By Ollie Gratzinger
PITTSBURGH — State Rep. Sara Innamorato, D-Allegheny, became a politician because she wanted to be a force of good.
First elected to the Pennsylvania House of Representatives’ 21st Congressional District in 2018, the 34-year-old Democrat has been serving nearly 60,000 residents in Pittsburgh and its surrounding areas with a progressive platform including health care for all, women’s rights, environmental justice, and housing as a human right.
And after a contentious election year for many candidates, Innamorato was still able to outperform well-known politicians like U.S. Rep. Conor Lamb, D-17th District, and President-elect Joe Biden in the parts of her district that overlap with theirs.
Innamorato talked to Pittsburgh City Paper over Zoom about her beginnings, future goals, and the importance of building trust with her constituents.
Q: Can you talk a little bit about how you got involved in politics?
A: I grew up in an apolitical family, we didn’t really talk much about politics. I went from working in the private sector to working in the nonprofit sector and in that sector, I really wanted to be a force for good. Working in the nonprofit sector, especially in Pittsburgh, you see that there are a lot of really smart, really capable and really passionate, really overworked and underpaid individuals, and they’re trying to solve the world’s greatest problems. More and more, it’s almost like the privatization of our social problems is putting it onto this sector and the philanthropic community to solve [problems] like poverty, housing instability, and addiction, and really the only way we are going to solve those things from a systemic viewpoint is through policy change.
I realize I didn’t really have a strong relationship or understanding of government at different levels. You kind of know what’s going on federally, and I knew our city elected officials, but I didn’t really know anything about the state House, or who was there, and what decisions those folks were making. I knew that that was shared with a number of people who I worked with in the sector. I was doing a program with Coro called Women in Leadership, and we had to do a project. The project we landed on was to uplift women in Southwestern Pa. Through our research and conversations with women in elected office, we realized that Pennsylvania is actually ranked 49th. It was this idea of equity and representation that got me involved, and then realizing it was really hard to find out what level of government does what, so we just worked on trying to make that information more transparent. That was in early 2016, so I say my great political awakening was a few months before everyone else’s, so I didn’t have that much of a head start.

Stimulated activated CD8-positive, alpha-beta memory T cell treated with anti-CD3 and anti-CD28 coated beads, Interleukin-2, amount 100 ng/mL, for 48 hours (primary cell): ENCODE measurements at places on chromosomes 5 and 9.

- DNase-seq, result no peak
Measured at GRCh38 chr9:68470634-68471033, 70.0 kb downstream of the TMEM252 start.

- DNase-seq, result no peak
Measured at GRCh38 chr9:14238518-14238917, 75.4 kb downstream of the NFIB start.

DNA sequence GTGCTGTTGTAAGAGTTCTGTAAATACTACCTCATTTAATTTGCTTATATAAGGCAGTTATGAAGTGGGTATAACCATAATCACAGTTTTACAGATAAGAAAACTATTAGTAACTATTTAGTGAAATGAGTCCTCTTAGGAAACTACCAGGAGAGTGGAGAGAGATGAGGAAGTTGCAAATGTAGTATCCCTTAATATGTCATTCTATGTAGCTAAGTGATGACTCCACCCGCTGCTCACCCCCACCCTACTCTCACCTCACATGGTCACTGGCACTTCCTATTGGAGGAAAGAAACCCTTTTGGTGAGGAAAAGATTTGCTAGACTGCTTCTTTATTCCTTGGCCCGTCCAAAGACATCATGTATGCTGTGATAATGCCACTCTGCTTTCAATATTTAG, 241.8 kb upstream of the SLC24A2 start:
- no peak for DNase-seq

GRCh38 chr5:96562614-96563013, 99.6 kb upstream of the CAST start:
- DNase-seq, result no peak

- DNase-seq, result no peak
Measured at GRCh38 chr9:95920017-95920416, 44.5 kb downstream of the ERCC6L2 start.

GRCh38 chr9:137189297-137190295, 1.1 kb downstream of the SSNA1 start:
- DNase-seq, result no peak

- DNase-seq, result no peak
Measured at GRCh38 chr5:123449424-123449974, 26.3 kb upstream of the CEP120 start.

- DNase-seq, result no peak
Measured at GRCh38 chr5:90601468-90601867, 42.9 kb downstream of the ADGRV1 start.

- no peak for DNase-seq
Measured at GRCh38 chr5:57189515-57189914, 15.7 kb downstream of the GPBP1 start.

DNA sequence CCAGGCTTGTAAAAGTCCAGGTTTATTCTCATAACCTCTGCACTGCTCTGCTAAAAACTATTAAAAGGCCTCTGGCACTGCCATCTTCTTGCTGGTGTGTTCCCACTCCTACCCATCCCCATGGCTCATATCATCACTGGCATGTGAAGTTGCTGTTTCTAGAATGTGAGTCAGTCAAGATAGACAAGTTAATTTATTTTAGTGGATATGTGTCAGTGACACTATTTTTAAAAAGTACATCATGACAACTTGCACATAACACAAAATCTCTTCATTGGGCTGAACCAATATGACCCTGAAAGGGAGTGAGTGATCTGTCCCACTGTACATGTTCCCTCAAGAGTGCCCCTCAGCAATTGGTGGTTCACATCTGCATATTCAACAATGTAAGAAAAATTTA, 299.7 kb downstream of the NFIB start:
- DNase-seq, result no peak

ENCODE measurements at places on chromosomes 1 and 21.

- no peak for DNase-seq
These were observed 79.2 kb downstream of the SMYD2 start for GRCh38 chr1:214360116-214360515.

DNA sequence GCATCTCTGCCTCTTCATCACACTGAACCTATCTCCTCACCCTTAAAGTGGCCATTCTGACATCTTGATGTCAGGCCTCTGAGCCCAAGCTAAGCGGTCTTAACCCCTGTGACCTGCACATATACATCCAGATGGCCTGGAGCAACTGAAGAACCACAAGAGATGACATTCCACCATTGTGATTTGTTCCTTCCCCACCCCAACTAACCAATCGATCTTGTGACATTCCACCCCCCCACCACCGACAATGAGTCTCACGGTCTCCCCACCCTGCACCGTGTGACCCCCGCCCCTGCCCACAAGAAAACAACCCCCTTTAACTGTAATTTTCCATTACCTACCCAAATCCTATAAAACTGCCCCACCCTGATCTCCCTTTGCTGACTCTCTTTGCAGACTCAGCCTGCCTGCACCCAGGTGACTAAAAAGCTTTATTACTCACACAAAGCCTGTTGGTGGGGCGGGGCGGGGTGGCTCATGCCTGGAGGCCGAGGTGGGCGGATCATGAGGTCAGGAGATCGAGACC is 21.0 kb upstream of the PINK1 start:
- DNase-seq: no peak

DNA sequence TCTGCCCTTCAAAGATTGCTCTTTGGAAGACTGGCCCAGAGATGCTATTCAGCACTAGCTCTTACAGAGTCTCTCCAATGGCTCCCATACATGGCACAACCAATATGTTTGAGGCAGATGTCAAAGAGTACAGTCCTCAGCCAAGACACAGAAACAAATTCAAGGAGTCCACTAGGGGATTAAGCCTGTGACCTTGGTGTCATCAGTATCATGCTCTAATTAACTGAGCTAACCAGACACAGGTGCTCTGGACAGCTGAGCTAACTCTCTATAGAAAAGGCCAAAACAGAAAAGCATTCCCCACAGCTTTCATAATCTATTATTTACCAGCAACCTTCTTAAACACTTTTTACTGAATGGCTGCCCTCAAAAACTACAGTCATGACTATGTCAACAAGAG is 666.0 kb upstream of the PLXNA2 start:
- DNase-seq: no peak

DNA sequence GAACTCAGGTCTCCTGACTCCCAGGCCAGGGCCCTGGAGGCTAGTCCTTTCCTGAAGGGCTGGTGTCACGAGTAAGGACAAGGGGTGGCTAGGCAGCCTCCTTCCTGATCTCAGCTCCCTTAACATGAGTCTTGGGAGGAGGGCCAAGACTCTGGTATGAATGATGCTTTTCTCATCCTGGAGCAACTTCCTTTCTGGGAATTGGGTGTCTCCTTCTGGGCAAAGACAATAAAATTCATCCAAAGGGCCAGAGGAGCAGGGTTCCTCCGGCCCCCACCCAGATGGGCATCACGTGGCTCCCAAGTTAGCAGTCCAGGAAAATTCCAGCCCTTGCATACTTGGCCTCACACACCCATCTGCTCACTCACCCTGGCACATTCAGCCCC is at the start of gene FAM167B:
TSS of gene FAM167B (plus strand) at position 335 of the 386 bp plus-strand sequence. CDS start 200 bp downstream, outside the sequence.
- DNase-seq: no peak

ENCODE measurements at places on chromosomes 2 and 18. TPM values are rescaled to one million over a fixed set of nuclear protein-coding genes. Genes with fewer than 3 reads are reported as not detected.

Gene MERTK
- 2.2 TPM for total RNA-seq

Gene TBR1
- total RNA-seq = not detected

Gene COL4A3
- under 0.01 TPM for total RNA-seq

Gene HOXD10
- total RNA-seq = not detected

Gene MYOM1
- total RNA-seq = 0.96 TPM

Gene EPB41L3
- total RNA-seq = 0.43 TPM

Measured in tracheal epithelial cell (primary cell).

Q: PublicSource has named you one of the “most progressive members of the state legislature.” Can you talk a little about the policies and platforms which earned you that title?
A: I think at the end of the day, I don’t know if it’s necessarily policies or platforms, but how we approach the role. I went into politics in a pretty organic way, in a manner of wanting to do good and wanting our public sector to focus on our shared public resources and uplifting all of that. The other thing that I noticed in diving into government is that people don’t trust the government. Typically when you’re like, “I’m in politics,” people go, “Ew!” There’s such a visceral reaction.
What I’m trying to do is bring my lived experience to the role. I grew up in this area. I’ve actually lived in the district my entire life, just in different parts of it.
I brought my experience of what it was like to have a father who struggled with an opioid addiction, and what that meant for our family — how it meant housing instability, how it meant I had to watch my mom who didn’t have more than a high school degree find a job that she could support two kids on.
It meant having to put myself through college without really understanding how to navigate that space, graduating at the height of our last recession in 2008 and finding a scenario where there wasn’t much opportunity, but now I had this cool new mountain of debt I had to deal with. It’s watching my family members work in the service industry and work hourly wage jobs and not having enough to support themselves, or really just having to work around the clock and not having paid sick leave, or not having insurance. I was living without health insurance myself when I started my own business.